Three protesters arrested during the March 2 occupation of Wheeler Hall were found guilty Tuesday of misdemeanor trespassing and misdemeanor resisting arrest charges.
Jason Ozolins, Michael Veremans and Elizabeth Bamaca, none of whom is a UC Berkeley student, were arrested during the March 2 protest when they and 14 other protesters refused to leave Wheeler Hall after its closing time. The three were charged with misdemeanor resisting arrest and misdemeanor trespassing charges. They could face up to one year in jail for the resisting arrest charge and up to six months in jail for the trespassing charge.
The full jury trial for the protesters represents a shift from consequences faced by protesters in previous UC Berkeley demonstrations, where punishment was typically referred to the Center for Student Conduct. The other March protesters resolved their charges in a bench trial and plea bargains.
According to Veremans, 25, he and his fellow defendants were told numerous times to plead guilty in exchange for a lesser sentence.
“They were trying to get us to admit guilt by offering us some lower charge,” he said. “When someone says, ‘I want to go to court’ … that should be respected.”
During the trial, which began last week, the defense and prosecution questioned UCPD Officer Michael Miceli, who was present at the protest. Miceli said he had to exert “minor effort” when arresting Veremans, adding that Veremans “went limp” during the arrest. In California, going limp constitutes resisting arrest.
Friday, one juror was dismissed because she overheard a conversation between Ozolins and one of his supporters Thursday. After court had adjourned Thursday afternoon, the juror took the same elevator as Ozolins and heard him say something that could create prejudice against him, according to Judge Armando Cuellar.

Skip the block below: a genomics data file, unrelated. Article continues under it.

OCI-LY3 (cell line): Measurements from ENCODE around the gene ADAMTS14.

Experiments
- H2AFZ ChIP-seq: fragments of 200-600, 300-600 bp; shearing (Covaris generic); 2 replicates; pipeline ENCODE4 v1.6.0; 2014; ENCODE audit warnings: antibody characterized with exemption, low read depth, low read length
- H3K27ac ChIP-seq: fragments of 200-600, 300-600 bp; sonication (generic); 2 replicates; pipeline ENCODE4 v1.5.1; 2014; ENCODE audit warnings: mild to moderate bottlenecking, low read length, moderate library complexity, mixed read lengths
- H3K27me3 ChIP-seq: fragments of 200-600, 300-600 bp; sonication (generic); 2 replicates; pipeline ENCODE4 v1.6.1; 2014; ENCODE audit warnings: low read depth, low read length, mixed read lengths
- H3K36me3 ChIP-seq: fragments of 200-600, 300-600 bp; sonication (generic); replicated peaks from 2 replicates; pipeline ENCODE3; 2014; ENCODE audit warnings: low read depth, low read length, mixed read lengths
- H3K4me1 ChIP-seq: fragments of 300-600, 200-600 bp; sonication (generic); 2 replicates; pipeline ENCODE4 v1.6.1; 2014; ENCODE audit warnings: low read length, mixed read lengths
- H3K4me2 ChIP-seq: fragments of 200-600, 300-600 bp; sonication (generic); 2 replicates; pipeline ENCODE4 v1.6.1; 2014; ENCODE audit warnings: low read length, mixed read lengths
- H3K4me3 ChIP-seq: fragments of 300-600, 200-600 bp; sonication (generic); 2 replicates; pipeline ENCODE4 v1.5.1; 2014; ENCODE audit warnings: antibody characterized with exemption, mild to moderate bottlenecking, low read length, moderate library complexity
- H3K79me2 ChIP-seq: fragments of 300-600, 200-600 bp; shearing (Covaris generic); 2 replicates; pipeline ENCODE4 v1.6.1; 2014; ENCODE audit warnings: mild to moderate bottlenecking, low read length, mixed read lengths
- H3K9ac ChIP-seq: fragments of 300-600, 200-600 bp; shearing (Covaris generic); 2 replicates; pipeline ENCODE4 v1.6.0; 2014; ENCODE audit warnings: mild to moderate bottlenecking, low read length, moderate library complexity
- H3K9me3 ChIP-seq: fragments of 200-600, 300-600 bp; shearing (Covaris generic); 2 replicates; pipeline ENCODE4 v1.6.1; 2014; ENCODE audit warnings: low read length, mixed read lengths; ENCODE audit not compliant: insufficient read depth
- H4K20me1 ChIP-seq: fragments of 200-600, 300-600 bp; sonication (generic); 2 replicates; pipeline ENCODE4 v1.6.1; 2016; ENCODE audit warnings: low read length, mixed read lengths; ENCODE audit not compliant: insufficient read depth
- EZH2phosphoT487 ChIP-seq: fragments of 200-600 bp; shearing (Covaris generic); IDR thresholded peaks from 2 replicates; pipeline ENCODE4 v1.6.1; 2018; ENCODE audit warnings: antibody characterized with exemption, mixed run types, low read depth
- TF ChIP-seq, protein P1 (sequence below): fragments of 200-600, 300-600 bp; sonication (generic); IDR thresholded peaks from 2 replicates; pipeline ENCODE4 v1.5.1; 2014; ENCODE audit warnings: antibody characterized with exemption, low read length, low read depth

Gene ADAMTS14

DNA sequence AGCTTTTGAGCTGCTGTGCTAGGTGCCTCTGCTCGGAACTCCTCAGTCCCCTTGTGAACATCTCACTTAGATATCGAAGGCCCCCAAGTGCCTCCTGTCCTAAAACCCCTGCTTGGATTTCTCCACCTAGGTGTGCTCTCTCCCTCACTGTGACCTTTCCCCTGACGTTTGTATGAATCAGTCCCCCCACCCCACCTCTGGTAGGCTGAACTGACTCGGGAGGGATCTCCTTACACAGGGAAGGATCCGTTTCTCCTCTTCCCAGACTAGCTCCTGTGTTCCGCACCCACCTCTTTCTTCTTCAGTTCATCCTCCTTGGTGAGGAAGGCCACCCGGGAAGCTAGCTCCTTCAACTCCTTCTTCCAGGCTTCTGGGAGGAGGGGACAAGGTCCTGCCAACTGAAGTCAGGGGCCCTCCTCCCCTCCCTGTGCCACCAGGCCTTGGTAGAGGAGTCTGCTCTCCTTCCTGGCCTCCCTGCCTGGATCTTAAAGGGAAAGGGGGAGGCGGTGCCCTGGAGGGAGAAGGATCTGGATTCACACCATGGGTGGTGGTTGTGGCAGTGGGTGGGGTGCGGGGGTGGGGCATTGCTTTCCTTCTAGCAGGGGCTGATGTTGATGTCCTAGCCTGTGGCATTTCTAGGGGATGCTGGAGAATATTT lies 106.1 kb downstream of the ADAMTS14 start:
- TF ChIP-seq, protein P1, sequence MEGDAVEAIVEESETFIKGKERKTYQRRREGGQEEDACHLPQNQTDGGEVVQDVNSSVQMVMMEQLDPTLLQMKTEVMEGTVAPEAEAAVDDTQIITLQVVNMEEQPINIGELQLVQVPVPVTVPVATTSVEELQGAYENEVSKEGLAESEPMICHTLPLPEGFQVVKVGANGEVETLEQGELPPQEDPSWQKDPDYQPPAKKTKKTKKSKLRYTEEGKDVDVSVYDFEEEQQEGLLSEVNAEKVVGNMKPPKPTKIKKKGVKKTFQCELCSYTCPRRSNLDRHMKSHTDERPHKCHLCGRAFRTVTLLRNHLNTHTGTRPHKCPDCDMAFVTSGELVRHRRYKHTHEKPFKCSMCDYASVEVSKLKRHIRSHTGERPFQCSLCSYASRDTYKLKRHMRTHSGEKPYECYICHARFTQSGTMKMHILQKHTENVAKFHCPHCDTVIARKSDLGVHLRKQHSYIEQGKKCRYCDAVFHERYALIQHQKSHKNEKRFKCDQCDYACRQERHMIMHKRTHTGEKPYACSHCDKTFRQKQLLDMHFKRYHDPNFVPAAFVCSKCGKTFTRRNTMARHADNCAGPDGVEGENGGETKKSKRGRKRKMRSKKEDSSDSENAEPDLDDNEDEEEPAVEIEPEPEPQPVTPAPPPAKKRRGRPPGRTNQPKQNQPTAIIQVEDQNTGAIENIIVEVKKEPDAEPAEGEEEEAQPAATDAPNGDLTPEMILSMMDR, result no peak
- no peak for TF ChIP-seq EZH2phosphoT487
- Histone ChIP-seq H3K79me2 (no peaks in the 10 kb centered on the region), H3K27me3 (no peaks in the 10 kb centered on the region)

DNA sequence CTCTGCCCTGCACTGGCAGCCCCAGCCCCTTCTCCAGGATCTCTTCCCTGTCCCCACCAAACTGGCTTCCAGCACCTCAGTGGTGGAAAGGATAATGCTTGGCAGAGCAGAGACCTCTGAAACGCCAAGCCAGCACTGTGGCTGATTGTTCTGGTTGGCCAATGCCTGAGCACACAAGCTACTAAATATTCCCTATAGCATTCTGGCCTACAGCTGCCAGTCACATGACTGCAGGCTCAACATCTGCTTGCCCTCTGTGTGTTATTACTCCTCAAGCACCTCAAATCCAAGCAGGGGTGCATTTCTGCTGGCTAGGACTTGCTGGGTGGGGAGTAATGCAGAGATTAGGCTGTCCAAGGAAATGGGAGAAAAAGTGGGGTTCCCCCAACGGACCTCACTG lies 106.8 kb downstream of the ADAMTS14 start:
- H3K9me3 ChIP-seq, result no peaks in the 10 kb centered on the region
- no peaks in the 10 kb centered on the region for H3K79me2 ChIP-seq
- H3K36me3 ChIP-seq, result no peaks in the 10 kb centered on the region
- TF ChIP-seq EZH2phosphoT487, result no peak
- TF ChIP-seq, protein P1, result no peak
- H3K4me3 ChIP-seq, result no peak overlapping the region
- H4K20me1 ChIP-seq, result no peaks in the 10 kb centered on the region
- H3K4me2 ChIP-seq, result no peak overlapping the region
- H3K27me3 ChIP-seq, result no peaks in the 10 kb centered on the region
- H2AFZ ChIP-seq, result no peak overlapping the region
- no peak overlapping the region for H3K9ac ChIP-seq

Before the other jurors were brought into the courtroom Friday, she gave a statement to the court confirming what she heard, and she was dismissed shortly after. Cuellar ordered that the other jurors not speculate as to why the juror was dismissed, and he placed a gag order on the defendants to keep them from discussing the case anywhere jurors could hear.
Veremans said he hopes that “because of the nonviolent nature of the crime and the First Amendment implications … as well as our status as students, that we will receive a relatively light sentencing.”
The three protesters are scheduled to receive sentences on Nov. 3.
Comments should remain on topic, concerning the article or blog post to which they are connected. Brevity is encouraged. Posting under a pseudonym is discouraged, but permitted. The Daily Cal encourages readers to voice their opinions respectfully in regard to the readers, writers and contributors of The Daily Californian. Comments are not pre-moderated, but may be removed if deemed to be in violation of this policy. Click here to read the full comment policy.